Stephen F. Austin found the Federalist-run national government also receptive to reforms, as key provisions of the Law of April 6, 1830, were reversed. Canceled empresario contracts were reinstated, which appealed to many settlers whose grants had been thrown into question, and immigration from the United States was reopened. What neither acting president Gómez Farías and the Federalist congress nor the state federalists were willing to give Texans was separate statehood (seeCONSTITUTION PROPOSED IN 1833). Aside from any fears that Texas statehood would be the step toward the loss of Texas entirely, they could also argue that Texas did not yet have sufficient population to form its own state. When Austin wrote the authorities back in Texas that he had failed to obtain the separation of Texas from Coahuila but that Texas should prepare to separate anyway, he was arrested and remained in custody until summer 1835, by which time circumstances had brought Texas to the brink of revolt.
At the end of the Mexican war of Independence the population of Texas numbered approximately 2,500. Throughout the 1820s the size of the immigrant population increased, then stagnated following the adoption of the Law of April 6, 1830. Settlers arrived nonetheless; in any case the law was nullified in 1834. That year Juan N. Almonte, sent by Mexico on an inspection tour of Texas, estimated the Anglo population at about 20,000. One historian estimates that the figure probably reflected a doubling of the Anglo population from four years previous. From the three towns that existed in 1821, the number of urban sites increased to twenty-one by 1835; almost all owed their founding to Anglo immigrants. Principal towns established by Americans included San Felipe de Austin, Gonzales, Velasco, Matagorda, Brazoria, San Augustine, and Liberty.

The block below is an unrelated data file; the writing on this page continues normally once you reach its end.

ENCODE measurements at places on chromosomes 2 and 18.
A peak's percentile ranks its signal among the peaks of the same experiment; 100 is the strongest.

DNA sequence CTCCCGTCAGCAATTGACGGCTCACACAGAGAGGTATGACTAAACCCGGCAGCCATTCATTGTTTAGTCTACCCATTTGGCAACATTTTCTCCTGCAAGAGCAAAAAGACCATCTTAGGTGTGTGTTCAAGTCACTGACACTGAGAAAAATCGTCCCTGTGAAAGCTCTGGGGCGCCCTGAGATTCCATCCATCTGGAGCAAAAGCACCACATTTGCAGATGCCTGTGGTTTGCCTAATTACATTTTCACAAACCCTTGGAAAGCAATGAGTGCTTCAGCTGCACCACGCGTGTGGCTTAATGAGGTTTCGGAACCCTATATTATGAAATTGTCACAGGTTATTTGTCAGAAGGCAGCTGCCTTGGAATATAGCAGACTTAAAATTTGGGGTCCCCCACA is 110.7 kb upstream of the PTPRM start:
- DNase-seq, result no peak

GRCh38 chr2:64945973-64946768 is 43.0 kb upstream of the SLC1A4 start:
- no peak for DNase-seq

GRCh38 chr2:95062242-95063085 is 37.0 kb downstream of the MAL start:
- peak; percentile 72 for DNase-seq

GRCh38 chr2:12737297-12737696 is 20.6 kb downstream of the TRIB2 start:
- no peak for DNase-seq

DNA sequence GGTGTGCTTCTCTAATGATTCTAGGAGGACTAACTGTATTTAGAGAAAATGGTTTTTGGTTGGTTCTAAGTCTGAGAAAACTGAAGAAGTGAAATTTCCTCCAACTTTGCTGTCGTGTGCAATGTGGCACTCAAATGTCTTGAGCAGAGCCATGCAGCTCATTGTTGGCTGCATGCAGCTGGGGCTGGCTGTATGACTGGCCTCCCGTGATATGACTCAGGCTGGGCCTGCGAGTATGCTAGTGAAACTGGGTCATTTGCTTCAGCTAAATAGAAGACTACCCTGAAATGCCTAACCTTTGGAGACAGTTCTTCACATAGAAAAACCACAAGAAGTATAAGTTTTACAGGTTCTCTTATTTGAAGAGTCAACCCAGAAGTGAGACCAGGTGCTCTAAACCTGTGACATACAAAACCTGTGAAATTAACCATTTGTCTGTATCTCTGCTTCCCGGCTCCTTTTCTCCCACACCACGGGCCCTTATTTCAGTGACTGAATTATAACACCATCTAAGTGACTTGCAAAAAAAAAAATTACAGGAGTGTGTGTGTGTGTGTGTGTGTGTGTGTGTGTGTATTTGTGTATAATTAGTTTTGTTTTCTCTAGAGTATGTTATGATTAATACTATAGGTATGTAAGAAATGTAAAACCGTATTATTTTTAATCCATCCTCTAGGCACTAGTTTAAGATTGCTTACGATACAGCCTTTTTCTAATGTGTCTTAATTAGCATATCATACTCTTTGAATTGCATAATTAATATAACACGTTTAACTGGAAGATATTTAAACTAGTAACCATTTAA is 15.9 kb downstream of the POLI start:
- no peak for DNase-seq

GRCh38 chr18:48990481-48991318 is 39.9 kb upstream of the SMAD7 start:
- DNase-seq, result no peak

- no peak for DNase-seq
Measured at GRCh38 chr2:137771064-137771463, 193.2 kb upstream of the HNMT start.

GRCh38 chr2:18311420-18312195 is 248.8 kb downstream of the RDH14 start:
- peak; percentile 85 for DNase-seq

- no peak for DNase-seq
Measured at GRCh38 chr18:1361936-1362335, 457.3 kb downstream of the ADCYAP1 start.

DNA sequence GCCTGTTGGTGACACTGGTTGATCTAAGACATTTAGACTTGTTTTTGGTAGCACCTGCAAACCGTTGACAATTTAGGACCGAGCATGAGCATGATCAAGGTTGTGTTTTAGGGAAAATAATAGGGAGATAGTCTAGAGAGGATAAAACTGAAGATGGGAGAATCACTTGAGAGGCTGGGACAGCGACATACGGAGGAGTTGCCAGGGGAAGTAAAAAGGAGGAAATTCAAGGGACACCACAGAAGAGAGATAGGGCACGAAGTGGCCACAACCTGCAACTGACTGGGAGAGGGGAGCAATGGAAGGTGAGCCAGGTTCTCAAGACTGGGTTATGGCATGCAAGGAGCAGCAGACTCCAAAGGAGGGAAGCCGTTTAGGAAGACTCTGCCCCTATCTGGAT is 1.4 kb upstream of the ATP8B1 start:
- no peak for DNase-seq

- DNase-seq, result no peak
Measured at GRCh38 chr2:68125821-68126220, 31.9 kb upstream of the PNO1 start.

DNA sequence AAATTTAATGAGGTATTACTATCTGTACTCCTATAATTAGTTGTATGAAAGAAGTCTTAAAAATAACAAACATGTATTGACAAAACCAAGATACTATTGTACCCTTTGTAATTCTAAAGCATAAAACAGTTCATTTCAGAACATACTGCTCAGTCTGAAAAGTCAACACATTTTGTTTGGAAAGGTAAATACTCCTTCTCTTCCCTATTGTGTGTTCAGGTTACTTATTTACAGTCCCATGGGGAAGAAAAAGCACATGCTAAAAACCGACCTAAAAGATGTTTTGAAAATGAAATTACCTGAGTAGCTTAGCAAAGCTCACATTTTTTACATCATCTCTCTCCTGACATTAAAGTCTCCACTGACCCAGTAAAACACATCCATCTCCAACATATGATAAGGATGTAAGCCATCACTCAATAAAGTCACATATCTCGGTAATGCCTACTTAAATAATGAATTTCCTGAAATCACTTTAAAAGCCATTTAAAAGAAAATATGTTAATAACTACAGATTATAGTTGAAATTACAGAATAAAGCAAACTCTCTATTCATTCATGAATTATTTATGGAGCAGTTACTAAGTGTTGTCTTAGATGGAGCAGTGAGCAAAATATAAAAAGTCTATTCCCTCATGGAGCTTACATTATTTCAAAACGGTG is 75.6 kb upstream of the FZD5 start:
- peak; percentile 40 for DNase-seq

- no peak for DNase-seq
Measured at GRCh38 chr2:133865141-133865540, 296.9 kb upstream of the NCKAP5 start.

Generally, settlers lived in isolation, for neighboring farms might be miles away. Immigrants thus struggled for survival by their own wits, and lived off the land by hunting and by planting small gardens. For their shelter, plain folks turned to the environment and used whatever materials they could—logs, for instance—to build their cabins. The primitive domiciles characteristically consisted of one or two rooms and lacked floors and windows.
Frontiersmen improvised in other ways. For the education of their children, Anglo settlers set up schools that they themselves subsidized, most of them amounting to little more than facilities that duplicated the academies then typical of the South. Or settlers would simply convert homes into teaching institutions, so that school buildings generally consisted of pine-log huts. Teachers, furthermore, were difficult to find. Residents of means, however, dispatched youngsters to the United States for school.